• Curators: Maya Pratt &
    Stav Even Zahav
  • Dates:11.5-7.7.23
  • Hagaton 3, Nahariya Yama Gallery

Draw Eight Arrows
Under Your Feet


Ewa Eliran Doaa Bsis Sharon Halperin Tatiana Viener Tanya Tur Raz Liz Digmi Shlomit Lak Roxy Munteanu

The exhibition is presented at the Yama Gallery, Hagaton 3, Nahariya

In which direction will the compass point you?

Eight female artists arrive in Nahariya Central Station, some for the first time in their lives, as part of a collaboration between the Edmond de Rothschild Center and Yama Gallery. They come with questions. Each of them is seeking to discover something new in her own and her work’s encounter with the city’s physical and human space. The artist’s action in a foreign city mixes humility and courage leading to intense feelings that fluctuate between touristic curiosity, feverish exploration, the freedom of anonymity and the loneliness of not belonging.

A public artist explores the labyrinth of the city and its tangled web of relationships, tracing signs-not-signs. In her wanderings, the artist sometimes seems lost or idle, but in fact she is a collector—a gatherer of the marginal in the mundane, endowing it with refinement and validity. She is the defender of anti-efficiency, anti-consumerist culture, battling blind obedience to the system.

Public artists have partners in the extraordinary use of the urban space: parkour, skate and graffiti gangs, lonely wanderers, pigeon feeders and cat carers, kids of all ages engaged in varied outdoor activities, seniors deeply immersed in conversation or passionate play. Collectively, they constitute a forceful presence of beauty and compassion, while independently, they create private moments in the midst of the public. Moments that seemingly whisper in the public’s ear: “The truth is hidden, the balance of power is fragile and changing, it is possible to move completely differently.” This faint whisper rumbles, opening a crack in the walls of hard reality. Dull everyday sights such as a green garbage receptacle or gray fence, suddenly reveal themselves as exciting, the stranger-other becomes familiar and takes on a name and meaning, the natural laws of the city are broken.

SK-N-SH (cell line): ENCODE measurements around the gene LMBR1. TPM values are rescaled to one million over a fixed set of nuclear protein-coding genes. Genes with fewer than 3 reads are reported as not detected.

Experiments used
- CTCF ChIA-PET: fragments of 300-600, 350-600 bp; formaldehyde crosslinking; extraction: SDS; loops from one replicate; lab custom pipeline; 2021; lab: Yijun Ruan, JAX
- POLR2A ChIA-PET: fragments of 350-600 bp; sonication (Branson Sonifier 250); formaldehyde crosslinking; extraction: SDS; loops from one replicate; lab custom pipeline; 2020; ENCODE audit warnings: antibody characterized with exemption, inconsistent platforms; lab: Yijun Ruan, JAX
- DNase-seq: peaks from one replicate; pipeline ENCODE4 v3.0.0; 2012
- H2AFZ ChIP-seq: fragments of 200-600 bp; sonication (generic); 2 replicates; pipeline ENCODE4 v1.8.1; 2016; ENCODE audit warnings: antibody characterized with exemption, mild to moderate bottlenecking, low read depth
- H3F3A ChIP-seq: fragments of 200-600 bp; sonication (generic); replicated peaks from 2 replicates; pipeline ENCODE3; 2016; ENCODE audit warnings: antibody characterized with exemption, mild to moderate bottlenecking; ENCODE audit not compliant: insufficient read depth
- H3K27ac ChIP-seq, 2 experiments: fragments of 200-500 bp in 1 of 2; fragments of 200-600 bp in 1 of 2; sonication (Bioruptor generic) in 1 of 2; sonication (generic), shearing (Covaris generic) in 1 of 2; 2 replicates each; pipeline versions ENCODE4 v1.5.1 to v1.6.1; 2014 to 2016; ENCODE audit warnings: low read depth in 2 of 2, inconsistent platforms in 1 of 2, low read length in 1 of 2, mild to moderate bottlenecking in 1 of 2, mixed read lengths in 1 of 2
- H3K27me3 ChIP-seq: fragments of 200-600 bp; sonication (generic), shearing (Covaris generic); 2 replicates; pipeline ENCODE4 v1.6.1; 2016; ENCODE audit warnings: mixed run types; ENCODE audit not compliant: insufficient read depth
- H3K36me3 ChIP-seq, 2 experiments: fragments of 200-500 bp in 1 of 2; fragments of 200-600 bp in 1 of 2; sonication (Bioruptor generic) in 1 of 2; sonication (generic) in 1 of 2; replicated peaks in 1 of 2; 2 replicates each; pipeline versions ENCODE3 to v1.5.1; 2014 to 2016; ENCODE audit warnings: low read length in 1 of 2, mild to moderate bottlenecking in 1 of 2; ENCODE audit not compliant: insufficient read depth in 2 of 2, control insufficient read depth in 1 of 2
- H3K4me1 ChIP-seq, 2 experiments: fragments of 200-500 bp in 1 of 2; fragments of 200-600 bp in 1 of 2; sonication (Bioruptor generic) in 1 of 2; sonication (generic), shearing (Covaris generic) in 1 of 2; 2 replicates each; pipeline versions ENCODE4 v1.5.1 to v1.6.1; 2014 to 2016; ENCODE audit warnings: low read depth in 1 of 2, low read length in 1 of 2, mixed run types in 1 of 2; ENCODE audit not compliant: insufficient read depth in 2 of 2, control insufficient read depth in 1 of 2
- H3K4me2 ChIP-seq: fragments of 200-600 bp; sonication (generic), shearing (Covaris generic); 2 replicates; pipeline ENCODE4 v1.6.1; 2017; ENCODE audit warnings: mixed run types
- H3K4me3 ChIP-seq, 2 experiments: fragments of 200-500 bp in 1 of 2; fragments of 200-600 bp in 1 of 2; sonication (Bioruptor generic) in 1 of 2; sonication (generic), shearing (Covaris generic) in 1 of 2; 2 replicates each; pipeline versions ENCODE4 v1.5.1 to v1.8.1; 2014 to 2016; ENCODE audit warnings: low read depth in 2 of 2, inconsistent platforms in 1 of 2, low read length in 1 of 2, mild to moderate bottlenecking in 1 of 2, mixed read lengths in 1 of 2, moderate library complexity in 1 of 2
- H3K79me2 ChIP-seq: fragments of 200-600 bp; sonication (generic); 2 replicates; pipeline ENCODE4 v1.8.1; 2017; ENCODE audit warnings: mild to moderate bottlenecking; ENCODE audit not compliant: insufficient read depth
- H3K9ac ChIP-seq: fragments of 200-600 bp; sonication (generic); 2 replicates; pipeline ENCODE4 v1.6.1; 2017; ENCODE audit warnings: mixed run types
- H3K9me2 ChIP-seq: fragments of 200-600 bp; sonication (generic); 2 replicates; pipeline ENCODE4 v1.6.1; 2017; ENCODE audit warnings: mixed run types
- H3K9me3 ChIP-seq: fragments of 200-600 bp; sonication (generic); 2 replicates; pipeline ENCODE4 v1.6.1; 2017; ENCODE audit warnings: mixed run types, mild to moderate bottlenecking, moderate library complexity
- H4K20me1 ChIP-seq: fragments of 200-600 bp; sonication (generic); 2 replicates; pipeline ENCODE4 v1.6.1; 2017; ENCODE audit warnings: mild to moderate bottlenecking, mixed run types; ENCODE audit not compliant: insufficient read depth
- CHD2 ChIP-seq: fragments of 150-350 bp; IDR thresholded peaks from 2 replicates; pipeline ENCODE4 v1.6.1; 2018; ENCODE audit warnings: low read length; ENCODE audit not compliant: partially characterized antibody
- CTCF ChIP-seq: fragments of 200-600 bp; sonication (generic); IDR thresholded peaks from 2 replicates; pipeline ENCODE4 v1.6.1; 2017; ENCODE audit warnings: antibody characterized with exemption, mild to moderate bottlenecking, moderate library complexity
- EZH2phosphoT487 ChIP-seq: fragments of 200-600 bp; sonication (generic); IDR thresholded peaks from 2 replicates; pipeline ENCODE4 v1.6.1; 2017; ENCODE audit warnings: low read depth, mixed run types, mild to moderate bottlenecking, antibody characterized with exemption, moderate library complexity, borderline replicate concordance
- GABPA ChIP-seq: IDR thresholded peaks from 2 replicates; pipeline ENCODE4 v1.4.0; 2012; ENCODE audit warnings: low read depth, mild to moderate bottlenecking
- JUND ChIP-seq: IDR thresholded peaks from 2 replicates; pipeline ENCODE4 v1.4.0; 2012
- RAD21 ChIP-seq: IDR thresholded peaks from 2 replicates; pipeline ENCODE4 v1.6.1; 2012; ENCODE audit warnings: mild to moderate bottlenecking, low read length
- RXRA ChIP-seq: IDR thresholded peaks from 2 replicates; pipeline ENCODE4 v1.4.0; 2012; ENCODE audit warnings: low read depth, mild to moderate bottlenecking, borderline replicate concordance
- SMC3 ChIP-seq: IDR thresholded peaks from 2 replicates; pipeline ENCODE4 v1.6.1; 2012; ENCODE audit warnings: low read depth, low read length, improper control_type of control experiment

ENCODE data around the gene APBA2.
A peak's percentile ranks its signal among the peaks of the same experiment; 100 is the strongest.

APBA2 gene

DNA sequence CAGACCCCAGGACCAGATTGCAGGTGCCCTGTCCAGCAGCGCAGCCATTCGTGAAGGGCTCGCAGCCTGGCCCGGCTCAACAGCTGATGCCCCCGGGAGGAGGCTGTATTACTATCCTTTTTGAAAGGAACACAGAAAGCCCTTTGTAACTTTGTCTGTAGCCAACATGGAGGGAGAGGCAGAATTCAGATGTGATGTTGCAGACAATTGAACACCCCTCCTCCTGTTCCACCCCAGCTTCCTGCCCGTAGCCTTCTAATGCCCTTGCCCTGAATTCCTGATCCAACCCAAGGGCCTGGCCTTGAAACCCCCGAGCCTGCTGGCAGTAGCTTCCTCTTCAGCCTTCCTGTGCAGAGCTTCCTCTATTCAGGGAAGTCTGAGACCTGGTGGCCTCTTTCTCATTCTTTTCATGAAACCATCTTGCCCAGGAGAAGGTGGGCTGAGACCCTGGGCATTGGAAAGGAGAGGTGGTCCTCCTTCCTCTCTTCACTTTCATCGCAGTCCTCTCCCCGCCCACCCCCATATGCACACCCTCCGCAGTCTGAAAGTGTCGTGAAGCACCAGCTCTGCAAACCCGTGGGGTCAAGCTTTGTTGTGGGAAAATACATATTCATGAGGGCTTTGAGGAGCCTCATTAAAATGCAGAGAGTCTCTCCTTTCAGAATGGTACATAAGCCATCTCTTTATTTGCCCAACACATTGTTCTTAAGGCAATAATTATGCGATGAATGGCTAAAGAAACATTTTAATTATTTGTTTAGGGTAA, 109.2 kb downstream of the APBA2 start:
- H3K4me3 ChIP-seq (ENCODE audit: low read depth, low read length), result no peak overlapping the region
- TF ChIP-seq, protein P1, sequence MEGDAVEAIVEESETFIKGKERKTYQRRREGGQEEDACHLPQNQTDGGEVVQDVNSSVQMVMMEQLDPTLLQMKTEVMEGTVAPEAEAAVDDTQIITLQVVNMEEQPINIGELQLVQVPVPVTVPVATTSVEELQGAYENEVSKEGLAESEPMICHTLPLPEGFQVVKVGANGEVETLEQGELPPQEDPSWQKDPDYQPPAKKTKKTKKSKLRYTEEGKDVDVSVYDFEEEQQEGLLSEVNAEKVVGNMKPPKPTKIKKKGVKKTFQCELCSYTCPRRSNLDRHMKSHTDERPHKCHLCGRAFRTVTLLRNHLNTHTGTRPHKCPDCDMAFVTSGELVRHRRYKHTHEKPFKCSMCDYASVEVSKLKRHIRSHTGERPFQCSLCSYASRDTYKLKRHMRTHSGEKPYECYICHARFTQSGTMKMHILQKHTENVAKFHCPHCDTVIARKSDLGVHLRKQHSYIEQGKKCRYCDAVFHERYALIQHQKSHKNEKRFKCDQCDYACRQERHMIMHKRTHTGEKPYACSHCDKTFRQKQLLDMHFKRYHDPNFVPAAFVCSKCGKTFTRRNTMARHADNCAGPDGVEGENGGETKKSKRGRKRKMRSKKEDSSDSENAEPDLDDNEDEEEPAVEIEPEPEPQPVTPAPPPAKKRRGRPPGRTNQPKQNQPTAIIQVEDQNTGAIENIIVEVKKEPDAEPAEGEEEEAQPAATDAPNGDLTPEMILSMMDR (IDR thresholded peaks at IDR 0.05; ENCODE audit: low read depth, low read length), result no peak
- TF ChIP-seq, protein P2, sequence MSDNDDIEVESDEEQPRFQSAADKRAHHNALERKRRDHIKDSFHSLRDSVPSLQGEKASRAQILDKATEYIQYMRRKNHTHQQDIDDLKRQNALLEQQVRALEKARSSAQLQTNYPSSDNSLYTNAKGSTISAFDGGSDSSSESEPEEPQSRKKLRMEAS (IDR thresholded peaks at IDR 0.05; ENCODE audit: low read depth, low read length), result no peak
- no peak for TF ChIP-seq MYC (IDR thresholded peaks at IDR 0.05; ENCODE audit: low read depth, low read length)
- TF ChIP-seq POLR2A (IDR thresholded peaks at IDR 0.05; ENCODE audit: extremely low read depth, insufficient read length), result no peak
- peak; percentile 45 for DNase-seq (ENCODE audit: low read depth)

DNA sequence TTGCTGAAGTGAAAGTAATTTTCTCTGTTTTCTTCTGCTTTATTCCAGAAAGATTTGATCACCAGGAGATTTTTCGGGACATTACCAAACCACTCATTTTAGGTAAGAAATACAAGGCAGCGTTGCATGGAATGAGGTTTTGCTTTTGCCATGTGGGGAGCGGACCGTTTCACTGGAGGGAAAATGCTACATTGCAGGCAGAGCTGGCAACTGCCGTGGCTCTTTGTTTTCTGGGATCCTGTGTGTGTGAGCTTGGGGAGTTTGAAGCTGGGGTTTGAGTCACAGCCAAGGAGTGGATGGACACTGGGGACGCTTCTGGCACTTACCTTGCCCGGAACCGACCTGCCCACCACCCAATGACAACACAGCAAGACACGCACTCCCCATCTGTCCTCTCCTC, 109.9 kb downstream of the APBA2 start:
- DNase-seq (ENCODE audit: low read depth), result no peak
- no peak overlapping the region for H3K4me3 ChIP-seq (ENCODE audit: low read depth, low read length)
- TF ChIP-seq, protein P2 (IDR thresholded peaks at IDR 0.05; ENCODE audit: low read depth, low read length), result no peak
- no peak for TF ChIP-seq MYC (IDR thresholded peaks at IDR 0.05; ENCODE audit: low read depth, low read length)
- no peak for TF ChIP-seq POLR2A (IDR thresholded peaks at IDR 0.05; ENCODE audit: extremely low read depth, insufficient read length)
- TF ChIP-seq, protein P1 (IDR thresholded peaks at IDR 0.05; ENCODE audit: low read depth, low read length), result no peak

The eight female artists create fissures, islands of aesthetic freedom, and just as the city lives and breathes, so the exhibition within it lives, grows and withers with time.

The title of the exhibition is an instruction, something that anyone can do.  It is taken from the book Other Exercises, the second of a series of five performative art exercise booklets (the first of which is titled Exercises, the third is titled Other Other Exercises, and so on) by Kurt Johannessen. Here is the original exercise: “Draw hundreds of tiny arrows pointing in all directions under your feet. Go to a beach where there is no wind. Look out on the ocean.”  Johannessen’s exercise book was inspired by Fluxus, artists in the 1960s and 70s who would invite people to participate and create their own artistic experiences in the “do-it-yourself” mode.

In the exhibition you can wander around, observe, get to know, say goodbye, rest, fold a paper boat, relinquish guilt, hear a story, lend a hand, pay attention to time, not pay attention to time, recognize, ask, lose and find.

Postscript. Keys to deepening the encounter with the exhibition’s works can be found in the studio—in the Documentation Processes, containing conceptual and physical raw materials from the creative processes collected and edited by the artists for a “behind the scenes” exhibition.